Types of Routing
Routing is a process that is performed by layer 3 (or network layer) devices in order to deliver the packet by choosing an optimal path from one network to another.
There are 3 types of routing:
1. Static routing –
Static routing is a process in which we have to manually add routes to the routing table.
- No routing overhead for router CPU which means a cheaper router can be used to do routing.
- It adds security because an only administrator can allow routing to particular networks only.
- No bandwidth usage between routers.
- For a large network, it is a hectic task for administrators to manually add each route for the network in the routing table on each router.
- The administrator should have good knowledge of the topology. If a new administrator comes, then he has to manually add each route so he should have very good knowledge of the routes of the topology.
R1 having IP address 172.16.10.6/30 on s0/0/1, 192.168.10.1/24 on fa0/0.
R2 having IP address 172.16.10.2/30 on s0/0/0, 192.168.20.1/24 on fa0/0.
R3 having IP address 172.16.10.5/30 on s0/1, 172.16.10.1/30 on s0/0, 10.10.10.1/24 on fa0/0.
Now configuring static routes for router R3:
R3(config)#ip route 192.168.10.0 255.255.255.0 172.16.10.2 R3(config)#ip route 192.168.20.0 255.255.255.0 172.16.10.6
Here, provided the route for 192.168.10.0 network where 192.168.10.0 is its network I’d and 172.16.10.2 and 172.16.10.6 are the next-hop address.
Now, configuring for R2:
R2(config)#ip route 192.168.20.0 255.255.255.0 172.16.10.1 R2(config)#ip route 10.10.10.0 255.255.255.0 172.16.10.1 R2(config)#ip route 172.16.10.0 255.255.255.0 172.16.10.1
Similarly for R1:
R1(config)#ip route 192.168.10.0 255.255.255.0 172.16.10.5 R1(config)#ip route 10.10.10.0 255.255.255.0 172.16.10.5 R1(config)#ip route 172.16.10.0 255.255.255.0 172.16.10.5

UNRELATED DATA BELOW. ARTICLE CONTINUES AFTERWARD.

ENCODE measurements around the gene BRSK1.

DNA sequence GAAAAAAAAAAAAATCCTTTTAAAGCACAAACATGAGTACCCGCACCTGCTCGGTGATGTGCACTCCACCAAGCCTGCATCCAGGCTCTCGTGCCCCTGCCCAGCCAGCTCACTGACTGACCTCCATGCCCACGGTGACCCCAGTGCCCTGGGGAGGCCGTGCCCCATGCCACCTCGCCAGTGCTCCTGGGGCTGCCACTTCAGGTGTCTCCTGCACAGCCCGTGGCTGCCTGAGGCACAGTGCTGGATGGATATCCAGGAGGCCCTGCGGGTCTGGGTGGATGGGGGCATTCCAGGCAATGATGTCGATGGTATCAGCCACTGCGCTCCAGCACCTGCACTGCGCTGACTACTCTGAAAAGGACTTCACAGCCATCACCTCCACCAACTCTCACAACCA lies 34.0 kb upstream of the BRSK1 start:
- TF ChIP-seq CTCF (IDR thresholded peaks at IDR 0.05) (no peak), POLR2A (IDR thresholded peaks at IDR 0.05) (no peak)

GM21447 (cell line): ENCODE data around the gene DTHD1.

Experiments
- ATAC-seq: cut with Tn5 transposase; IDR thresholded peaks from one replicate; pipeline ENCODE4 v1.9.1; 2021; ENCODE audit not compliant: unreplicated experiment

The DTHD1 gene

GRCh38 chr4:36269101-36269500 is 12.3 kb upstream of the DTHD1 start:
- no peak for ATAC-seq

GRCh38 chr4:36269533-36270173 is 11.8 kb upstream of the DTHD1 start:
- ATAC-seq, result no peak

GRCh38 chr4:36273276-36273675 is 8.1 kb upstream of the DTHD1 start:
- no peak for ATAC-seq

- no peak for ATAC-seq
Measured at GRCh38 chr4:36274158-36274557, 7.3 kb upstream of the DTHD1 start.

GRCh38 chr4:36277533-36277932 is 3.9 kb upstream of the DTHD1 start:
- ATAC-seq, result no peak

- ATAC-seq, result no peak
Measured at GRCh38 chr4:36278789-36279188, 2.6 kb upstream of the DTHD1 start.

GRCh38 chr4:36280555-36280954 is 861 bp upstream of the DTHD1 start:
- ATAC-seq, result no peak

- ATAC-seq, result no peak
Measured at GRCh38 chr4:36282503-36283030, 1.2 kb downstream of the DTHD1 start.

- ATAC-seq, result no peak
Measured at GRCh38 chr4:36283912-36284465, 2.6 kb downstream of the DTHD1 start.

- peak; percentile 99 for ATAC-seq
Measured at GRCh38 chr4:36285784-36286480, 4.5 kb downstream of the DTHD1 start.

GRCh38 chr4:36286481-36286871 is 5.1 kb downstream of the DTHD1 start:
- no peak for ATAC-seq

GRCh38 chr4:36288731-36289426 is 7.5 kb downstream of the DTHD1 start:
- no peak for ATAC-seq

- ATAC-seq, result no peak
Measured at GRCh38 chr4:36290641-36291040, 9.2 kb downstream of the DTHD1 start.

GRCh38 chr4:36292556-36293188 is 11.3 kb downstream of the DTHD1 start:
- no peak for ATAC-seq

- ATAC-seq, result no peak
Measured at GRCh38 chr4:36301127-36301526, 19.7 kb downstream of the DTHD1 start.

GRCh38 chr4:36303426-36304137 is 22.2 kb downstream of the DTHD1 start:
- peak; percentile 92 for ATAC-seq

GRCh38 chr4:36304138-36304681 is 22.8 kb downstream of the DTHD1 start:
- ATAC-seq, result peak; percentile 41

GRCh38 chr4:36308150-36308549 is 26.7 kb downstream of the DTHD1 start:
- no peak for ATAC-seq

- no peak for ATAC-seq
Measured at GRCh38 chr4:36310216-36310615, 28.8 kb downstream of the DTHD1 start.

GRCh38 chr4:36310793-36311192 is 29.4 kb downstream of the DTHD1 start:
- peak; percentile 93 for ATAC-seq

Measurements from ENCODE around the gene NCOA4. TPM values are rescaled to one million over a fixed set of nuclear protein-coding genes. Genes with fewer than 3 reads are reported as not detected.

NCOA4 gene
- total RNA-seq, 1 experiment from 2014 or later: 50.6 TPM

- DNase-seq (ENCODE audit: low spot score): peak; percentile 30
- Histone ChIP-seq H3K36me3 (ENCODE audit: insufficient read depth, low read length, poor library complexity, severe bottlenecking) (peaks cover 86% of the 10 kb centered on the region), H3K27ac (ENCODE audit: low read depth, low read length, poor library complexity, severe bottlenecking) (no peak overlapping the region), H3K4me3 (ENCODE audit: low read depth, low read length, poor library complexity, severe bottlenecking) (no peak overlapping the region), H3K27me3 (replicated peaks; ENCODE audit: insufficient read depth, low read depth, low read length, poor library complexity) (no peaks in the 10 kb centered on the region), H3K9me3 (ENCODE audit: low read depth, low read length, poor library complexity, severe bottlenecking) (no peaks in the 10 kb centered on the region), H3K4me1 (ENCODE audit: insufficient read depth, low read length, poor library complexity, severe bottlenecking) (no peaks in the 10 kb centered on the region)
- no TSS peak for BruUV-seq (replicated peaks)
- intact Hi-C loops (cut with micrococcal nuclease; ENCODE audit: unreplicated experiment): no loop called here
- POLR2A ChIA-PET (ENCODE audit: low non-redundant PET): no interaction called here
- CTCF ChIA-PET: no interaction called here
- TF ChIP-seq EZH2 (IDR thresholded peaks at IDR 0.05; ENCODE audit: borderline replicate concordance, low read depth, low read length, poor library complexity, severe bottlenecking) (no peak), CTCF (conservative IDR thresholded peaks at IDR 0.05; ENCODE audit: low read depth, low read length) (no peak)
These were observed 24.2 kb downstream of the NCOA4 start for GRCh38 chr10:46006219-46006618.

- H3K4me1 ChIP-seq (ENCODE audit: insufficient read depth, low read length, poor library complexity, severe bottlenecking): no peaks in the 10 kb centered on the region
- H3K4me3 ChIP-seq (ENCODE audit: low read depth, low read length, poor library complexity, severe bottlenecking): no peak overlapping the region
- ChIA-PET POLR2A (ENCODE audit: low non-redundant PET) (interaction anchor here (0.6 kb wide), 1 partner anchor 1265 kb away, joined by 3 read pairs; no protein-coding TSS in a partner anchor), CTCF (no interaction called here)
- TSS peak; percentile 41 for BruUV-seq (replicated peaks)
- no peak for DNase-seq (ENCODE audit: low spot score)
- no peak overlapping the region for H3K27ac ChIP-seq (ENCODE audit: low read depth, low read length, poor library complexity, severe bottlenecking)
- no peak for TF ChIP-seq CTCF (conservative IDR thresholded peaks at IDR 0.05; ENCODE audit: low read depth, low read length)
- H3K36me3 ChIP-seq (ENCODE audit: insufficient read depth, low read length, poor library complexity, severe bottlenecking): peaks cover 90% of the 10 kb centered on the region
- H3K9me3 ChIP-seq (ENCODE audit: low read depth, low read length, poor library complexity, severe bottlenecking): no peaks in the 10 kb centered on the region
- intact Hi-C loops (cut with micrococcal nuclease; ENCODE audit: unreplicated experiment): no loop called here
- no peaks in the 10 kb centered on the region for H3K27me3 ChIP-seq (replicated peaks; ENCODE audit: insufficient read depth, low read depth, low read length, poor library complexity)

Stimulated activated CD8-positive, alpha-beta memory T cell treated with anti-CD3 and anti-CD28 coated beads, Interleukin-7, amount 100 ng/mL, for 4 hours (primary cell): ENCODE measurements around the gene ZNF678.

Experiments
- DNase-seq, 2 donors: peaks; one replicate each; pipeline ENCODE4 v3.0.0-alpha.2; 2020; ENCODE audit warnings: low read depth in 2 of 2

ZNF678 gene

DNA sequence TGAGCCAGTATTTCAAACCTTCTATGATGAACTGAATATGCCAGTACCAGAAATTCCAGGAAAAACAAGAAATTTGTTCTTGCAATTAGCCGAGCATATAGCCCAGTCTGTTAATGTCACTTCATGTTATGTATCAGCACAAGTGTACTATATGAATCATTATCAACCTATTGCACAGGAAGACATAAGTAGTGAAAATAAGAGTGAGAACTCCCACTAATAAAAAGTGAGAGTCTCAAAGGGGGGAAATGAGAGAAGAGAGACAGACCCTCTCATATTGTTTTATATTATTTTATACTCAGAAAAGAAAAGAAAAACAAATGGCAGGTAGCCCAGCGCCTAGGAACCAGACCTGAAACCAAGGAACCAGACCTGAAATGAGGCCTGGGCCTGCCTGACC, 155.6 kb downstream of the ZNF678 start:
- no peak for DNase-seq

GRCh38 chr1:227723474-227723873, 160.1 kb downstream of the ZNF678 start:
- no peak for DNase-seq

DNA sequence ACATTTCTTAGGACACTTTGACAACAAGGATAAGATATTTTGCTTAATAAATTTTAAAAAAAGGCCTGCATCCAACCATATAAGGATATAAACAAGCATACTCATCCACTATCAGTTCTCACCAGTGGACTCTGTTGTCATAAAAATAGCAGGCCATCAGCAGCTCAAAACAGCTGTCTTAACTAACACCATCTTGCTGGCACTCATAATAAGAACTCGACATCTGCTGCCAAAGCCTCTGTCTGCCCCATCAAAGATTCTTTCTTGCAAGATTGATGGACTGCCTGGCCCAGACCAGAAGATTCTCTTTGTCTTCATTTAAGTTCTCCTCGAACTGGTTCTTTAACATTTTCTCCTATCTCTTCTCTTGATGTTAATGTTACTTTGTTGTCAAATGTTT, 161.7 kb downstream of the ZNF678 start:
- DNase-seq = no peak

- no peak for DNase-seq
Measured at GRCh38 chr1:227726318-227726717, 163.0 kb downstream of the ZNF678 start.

2. Default Routing –
This is the method where the router is configured to send all packets towards a single router (next hop). It doesn’t matter to which network the packet belongs, it is forwarded out to the router which is configured for default routing. It is generally used with stub routers. A stub router is a router that has only one route to reach all other networks.
Using the same topology which we have used for the static routing before.
In this topology, R1 and R2 are stub routers so we can configure default routing for both these routers.
Configuring default routing for R1:
R1(config)#ip route 0.0.0.0 0.0.0.0 172.16.10.5
Now configuring default routing for R2:
R2(config)#ip route 0.0.0.0 0.0.0.0 172.16.10.1
3. Dynamic Routing –
Dynamic routing makes automatic adjustments of the routes according to the current state of the route in the routing table. Dynamic routing uses protocols to discover network destinations and the routes to reach them. RIP and OSPF are the best examples of dynamic routing protocols. Automatic adjustments will be made to reach the network destination if one route goes down.
A dynamic protocol has the following features:
- The routers should have the same dynamic protocol running in order to exchange routes.
- When a router finds a change in the topology then the router advertises it to all other routers.
- Easy to configure.
- More effective at selecting the best route to a destination remote network and also for discovering remote network.
- Consumes more bandwidth for communicating with other neighbors.
- Less secure than static routing.